Carbon dating and its effects

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Various geologic, atmospheric and solar processes can influence atmospheric carbon-14 levels.

Since the 1960s, scientists have started accounting for the variations by calibrating the clock against the known ages of tree rings.

The clock was initially calibrated by dating objects of known age such as Egyptian mummies and bread from Pompeii; work that won Willard Libby the 1960 Nobel Prize in Chemistry.

But even he “realized that there probably would be variation”, says Christopher Bronk Ramsey, a geochronologist at the University of Oxford, UK, who led the latest work, published today in Science.

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With initial large margin of error and anything that did not square with expectation, judged as “contaminated,” the method appeared to work and was hailed as completely reliablejust as the atomic clock is reliableand this nobody doubted.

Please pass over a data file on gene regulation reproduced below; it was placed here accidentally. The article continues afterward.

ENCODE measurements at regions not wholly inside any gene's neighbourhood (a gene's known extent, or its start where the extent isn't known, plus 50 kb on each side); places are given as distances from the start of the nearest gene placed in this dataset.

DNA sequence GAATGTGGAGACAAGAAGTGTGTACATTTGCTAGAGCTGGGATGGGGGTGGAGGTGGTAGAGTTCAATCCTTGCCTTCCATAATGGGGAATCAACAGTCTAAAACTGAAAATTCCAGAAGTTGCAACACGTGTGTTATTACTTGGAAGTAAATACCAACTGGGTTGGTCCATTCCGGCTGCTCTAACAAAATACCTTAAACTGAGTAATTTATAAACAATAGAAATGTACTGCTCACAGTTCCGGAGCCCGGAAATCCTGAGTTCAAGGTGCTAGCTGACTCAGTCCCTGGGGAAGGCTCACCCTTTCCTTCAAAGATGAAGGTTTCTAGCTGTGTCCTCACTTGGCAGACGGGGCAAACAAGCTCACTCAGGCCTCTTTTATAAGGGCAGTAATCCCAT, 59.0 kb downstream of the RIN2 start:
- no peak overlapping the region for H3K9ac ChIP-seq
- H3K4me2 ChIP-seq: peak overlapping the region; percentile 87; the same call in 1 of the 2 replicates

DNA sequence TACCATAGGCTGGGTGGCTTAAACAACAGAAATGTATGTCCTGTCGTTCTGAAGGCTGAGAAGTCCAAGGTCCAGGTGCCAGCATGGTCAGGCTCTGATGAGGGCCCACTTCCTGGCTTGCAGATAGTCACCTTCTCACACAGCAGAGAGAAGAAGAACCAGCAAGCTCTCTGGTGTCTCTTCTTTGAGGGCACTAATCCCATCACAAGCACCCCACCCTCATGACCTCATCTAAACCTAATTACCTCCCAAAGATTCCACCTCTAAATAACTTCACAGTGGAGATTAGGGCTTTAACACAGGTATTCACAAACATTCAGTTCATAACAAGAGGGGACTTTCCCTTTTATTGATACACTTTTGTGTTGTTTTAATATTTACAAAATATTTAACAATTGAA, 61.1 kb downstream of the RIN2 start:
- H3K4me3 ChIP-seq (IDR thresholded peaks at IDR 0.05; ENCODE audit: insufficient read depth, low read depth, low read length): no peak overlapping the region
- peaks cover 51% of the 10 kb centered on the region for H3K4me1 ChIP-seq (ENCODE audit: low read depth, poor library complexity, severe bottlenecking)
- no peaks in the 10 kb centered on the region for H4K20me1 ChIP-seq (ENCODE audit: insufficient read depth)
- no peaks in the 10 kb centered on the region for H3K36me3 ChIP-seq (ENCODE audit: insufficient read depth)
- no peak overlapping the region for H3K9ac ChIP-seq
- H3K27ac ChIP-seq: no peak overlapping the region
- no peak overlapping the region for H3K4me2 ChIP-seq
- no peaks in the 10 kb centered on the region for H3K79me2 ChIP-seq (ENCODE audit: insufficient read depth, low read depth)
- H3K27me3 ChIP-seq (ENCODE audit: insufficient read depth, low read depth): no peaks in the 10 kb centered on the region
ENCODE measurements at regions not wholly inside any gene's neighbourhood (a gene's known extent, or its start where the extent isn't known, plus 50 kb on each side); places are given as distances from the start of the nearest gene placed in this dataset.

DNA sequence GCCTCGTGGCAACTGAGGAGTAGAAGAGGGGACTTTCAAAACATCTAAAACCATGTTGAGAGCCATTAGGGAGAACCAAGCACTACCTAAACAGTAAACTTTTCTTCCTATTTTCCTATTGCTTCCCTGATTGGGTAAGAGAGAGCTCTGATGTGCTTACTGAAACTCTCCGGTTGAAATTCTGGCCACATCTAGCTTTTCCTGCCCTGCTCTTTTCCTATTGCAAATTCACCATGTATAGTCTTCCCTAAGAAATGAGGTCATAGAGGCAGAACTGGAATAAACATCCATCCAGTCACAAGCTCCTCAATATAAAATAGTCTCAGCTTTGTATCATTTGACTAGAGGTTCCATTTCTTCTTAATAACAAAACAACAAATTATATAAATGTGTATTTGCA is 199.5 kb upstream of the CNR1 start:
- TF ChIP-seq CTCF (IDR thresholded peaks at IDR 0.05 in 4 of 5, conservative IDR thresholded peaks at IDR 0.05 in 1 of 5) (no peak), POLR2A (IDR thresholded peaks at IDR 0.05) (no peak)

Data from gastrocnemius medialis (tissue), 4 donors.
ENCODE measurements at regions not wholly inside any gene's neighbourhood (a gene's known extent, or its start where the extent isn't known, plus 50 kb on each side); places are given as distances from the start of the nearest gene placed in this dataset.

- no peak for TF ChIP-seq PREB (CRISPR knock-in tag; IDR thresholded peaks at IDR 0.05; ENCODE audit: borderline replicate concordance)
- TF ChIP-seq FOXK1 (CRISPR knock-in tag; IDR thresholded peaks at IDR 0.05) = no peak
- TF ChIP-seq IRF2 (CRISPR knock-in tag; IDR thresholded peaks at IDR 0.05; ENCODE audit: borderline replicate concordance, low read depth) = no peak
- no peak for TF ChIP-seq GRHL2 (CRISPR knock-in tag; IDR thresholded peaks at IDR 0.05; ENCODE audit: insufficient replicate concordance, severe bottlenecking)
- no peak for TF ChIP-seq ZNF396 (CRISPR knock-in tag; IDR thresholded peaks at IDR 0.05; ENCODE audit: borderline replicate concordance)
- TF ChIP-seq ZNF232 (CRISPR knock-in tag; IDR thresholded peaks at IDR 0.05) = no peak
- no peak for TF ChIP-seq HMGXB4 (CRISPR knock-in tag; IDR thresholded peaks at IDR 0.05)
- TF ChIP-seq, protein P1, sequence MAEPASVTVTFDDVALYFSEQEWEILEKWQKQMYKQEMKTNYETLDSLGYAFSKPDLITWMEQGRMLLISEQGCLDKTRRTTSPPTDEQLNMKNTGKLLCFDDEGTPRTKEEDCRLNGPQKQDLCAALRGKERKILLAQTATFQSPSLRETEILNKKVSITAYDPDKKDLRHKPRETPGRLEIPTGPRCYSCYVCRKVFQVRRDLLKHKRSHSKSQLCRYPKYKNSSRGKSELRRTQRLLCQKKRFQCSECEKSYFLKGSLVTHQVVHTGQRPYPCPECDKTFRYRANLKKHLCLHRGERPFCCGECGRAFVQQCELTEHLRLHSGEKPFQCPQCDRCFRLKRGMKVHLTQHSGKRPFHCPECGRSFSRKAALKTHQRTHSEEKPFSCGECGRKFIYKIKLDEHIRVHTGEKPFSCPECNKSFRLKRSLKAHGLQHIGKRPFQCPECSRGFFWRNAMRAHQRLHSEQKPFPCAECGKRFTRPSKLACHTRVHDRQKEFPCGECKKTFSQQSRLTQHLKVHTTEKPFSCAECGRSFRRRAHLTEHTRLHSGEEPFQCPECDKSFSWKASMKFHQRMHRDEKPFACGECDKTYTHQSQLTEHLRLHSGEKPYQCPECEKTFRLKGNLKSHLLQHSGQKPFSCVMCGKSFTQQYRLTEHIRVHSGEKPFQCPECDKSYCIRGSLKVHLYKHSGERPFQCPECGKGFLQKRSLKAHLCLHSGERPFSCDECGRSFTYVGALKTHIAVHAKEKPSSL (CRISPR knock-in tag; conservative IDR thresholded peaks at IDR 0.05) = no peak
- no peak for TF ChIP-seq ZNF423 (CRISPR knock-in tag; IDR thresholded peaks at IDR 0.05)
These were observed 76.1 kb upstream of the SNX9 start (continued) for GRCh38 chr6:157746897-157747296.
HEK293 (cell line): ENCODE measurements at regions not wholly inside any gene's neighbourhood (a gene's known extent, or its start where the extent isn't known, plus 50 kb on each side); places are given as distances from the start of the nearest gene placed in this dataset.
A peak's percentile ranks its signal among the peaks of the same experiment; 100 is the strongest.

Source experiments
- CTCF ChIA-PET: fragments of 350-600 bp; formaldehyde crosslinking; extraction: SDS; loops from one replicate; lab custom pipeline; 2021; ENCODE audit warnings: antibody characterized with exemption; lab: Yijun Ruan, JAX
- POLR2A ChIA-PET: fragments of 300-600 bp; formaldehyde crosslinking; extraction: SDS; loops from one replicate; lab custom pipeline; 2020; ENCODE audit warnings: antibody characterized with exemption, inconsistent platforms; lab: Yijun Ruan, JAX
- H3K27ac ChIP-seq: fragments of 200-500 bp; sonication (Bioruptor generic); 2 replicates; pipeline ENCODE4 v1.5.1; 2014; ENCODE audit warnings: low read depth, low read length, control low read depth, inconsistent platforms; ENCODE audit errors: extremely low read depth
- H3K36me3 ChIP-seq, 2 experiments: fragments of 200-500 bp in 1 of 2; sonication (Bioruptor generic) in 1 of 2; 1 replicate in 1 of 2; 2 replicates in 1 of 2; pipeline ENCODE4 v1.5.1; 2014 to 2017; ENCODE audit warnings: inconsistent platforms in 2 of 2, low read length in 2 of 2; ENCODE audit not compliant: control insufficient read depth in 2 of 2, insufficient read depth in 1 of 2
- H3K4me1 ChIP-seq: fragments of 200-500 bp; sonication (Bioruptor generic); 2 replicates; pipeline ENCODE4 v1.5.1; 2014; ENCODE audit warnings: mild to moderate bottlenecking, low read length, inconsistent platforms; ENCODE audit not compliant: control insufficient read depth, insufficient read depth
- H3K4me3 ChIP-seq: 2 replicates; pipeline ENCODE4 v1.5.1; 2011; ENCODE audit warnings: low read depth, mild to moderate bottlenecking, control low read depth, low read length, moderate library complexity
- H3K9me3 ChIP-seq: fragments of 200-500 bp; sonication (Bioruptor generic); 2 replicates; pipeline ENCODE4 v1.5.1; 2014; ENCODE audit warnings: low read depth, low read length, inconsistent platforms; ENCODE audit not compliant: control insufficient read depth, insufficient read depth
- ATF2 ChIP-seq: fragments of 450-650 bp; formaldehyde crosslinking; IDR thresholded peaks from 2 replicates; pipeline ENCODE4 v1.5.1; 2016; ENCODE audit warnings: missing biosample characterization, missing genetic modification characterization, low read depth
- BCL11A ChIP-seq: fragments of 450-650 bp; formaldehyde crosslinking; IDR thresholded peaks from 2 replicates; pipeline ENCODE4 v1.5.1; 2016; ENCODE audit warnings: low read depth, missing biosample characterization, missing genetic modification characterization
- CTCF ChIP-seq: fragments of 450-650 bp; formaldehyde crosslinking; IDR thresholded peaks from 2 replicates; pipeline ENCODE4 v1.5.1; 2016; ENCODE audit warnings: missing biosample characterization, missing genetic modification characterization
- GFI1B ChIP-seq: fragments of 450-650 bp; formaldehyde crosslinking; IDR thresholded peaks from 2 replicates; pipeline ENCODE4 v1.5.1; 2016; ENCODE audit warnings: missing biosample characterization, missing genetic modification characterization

Carbon occurs extensively in all living organisms as proteins, fats, carbohydrates (sugars and starches), and nucleic acids.

Humans have been aware of carbon since the earliest of times. The black color of smoke is caused by unburned specks of carbon.

The technique hinges on carbon-14, a radioactive isotope of the element that, unlike other more stable forms of carbon, decays away at a steady rate.

Organisms capture a certain amount of carbon-14 from the atmosphere when they are alive.

Climate records from a Japanese lake are set to improve the accuracy of the dating technique, which could help to shed light on archaeological mysteries such as why Neanderthals became extinct.

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